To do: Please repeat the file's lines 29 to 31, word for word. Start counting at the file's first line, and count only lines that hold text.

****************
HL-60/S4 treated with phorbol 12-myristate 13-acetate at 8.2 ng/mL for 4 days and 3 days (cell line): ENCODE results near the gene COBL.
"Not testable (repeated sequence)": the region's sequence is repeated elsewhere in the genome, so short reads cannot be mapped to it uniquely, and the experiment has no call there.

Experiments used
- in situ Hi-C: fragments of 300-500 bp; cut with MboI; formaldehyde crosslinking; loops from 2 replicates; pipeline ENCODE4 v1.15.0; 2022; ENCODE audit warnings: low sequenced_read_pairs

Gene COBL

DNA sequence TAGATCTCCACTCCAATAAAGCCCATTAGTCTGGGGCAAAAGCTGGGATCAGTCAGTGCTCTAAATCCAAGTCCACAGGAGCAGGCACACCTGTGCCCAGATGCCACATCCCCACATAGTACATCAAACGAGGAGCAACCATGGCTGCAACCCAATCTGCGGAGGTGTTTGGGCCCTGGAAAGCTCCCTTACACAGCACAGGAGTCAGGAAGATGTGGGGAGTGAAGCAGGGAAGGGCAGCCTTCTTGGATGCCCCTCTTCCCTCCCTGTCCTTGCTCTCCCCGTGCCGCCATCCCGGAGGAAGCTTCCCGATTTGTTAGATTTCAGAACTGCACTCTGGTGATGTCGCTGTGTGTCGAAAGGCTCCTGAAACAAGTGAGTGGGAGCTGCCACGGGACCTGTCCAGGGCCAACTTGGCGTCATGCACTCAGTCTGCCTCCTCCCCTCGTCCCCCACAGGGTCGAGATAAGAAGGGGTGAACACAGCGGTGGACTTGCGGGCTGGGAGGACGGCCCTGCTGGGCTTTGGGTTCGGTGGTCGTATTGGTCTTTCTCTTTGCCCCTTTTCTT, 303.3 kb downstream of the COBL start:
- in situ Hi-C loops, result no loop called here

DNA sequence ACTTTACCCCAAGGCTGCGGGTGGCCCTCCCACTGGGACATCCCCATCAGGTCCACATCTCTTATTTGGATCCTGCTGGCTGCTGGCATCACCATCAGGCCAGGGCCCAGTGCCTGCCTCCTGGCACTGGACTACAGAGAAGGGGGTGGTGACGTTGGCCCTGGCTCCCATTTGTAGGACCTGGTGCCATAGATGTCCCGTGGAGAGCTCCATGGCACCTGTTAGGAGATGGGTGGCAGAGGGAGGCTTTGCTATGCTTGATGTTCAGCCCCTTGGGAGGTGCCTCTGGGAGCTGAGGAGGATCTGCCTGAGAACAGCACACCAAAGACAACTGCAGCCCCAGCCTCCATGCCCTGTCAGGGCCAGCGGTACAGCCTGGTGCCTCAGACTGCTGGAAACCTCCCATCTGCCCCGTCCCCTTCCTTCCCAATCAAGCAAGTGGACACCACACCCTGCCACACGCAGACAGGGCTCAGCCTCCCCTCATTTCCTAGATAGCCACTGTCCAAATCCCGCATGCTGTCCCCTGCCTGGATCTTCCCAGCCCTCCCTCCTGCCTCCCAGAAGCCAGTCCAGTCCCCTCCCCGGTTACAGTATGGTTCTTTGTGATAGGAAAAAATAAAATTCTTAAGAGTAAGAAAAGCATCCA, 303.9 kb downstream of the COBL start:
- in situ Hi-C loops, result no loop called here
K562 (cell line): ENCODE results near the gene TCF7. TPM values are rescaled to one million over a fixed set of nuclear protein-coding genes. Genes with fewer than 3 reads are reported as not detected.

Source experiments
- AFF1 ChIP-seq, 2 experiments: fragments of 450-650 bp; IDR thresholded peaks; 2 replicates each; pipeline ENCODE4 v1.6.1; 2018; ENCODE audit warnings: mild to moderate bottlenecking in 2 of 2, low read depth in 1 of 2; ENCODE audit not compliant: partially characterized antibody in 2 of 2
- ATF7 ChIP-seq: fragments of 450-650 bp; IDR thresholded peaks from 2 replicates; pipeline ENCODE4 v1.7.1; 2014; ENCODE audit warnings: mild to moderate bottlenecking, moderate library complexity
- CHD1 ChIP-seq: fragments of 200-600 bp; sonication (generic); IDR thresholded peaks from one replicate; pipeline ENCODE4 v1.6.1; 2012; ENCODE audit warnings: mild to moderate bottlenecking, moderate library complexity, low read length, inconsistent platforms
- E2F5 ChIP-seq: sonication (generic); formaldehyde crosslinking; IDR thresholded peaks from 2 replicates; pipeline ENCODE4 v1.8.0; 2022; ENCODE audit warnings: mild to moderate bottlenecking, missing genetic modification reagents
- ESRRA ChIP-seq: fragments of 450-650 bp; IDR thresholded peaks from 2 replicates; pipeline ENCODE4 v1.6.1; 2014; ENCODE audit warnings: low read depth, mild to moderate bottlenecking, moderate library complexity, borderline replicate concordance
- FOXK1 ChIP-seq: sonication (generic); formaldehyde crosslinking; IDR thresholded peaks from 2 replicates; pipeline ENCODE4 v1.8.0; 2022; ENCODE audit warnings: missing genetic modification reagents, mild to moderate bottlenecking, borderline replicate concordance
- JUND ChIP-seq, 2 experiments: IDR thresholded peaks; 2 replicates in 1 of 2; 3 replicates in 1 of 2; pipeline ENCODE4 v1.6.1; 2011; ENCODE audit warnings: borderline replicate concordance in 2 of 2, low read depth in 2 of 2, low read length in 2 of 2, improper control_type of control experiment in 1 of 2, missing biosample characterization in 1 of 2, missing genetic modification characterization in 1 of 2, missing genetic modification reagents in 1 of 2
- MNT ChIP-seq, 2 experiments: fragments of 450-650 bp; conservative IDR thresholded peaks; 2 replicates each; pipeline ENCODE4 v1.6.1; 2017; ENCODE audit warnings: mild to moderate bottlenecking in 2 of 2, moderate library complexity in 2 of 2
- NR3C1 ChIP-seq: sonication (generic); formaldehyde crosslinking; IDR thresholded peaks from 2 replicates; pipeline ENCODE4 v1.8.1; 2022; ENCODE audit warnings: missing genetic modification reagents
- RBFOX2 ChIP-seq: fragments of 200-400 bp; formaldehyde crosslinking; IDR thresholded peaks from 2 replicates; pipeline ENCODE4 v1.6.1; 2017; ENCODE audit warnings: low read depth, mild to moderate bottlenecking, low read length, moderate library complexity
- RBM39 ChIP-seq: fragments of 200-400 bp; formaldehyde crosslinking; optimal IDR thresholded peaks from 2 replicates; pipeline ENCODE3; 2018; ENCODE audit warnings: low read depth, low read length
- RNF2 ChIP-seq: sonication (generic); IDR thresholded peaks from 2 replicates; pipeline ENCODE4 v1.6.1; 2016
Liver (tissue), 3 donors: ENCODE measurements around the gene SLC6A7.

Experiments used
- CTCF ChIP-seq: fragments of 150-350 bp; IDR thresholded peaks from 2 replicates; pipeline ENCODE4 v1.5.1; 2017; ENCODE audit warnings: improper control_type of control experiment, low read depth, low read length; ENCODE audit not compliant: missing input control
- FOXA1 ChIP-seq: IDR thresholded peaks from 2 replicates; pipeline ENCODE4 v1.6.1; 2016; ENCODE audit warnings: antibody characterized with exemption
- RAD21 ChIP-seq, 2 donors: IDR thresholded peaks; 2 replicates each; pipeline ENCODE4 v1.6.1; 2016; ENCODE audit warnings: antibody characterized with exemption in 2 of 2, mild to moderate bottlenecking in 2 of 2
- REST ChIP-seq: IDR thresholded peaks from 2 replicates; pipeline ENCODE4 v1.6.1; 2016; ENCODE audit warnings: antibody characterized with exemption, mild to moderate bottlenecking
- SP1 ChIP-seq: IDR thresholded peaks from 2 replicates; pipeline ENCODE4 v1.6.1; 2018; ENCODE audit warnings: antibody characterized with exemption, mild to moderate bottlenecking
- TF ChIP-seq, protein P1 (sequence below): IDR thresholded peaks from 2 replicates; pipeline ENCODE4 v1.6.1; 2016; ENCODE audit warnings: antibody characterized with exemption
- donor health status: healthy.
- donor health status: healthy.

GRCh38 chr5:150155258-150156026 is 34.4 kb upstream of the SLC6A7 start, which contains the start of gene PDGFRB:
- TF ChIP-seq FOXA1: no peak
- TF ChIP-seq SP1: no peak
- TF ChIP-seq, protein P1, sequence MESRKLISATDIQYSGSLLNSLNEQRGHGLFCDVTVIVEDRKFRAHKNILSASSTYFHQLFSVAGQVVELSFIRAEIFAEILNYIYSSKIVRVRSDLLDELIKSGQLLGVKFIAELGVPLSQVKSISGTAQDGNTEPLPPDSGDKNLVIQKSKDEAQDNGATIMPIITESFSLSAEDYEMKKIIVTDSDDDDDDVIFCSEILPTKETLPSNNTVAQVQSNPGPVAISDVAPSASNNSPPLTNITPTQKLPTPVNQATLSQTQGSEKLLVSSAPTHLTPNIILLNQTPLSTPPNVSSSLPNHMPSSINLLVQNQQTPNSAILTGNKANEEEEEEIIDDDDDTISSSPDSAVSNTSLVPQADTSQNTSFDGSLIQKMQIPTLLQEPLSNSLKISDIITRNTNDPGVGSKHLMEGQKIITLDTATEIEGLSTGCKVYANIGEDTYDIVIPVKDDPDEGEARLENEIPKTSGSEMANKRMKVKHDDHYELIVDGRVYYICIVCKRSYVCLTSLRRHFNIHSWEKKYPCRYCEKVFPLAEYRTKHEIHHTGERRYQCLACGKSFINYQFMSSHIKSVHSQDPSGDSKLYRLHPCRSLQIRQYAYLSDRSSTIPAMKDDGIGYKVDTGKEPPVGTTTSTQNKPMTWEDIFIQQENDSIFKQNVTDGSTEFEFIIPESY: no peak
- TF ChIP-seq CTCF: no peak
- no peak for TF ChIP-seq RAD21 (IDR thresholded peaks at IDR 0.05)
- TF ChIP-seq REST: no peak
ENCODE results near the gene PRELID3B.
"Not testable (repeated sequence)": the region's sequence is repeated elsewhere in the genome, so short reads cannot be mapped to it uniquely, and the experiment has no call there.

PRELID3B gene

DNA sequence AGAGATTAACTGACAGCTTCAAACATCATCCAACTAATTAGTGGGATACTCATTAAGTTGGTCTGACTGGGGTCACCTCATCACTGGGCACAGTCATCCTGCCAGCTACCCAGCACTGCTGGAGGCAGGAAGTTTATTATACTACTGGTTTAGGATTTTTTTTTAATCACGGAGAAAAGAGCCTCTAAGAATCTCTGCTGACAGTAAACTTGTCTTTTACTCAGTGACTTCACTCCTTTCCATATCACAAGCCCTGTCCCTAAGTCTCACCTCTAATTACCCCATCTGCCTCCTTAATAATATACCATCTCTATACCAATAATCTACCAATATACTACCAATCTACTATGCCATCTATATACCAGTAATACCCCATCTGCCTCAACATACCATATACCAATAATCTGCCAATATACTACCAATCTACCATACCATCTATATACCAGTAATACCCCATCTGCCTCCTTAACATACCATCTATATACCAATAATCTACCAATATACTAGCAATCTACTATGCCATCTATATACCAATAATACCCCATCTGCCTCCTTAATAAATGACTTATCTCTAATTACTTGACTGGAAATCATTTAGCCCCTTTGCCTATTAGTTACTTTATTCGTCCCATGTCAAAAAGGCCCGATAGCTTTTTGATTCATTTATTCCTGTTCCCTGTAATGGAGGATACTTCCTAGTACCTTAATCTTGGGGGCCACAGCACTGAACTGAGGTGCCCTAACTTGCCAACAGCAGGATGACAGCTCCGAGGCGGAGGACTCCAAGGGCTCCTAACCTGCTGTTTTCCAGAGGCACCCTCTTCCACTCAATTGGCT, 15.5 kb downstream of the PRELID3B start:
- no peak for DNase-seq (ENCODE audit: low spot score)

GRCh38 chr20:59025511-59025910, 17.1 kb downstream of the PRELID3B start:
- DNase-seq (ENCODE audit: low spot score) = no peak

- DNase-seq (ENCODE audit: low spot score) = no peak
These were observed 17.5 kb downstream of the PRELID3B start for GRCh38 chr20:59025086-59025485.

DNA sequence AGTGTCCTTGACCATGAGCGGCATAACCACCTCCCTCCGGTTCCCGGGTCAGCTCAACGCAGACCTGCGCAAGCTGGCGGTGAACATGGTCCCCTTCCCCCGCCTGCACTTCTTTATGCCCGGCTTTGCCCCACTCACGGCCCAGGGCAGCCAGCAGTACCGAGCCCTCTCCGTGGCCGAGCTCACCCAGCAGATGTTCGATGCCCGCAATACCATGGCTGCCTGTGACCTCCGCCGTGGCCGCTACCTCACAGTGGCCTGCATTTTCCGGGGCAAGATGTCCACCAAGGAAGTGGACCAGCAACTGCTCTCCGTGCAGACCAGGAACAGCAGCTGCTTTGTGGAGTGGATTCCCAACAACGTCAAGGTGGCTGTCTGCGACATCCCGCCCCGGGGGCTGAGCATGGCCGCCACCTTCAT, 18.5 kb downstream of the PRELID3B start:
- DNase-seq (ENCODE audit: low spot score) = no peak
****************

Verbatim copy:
- REST ChIP-seq: IDR thresholded peaks from 2 replicates; pipeline ENCODE4 v1.6.1; 2016; ENCODE audit warnings: antibody characterized with exemption, mild to moderate bottlenecking
- SP1 ChIP-seq: IDR thresholded peaks from 2 replicates; pipeline ENCODE4 v1.6.1; 2018; ENCODE audit warnings: antibody characterized with exemption, mild to moderate bottlenecking
- TF ChIP-seq, protein P1 (sequence below): IDR thresholded peaks from 2 replicates; pipeline ENCODE4 v1.6.1; 2016; ENCODE audit warnings: antibody characterized with exemption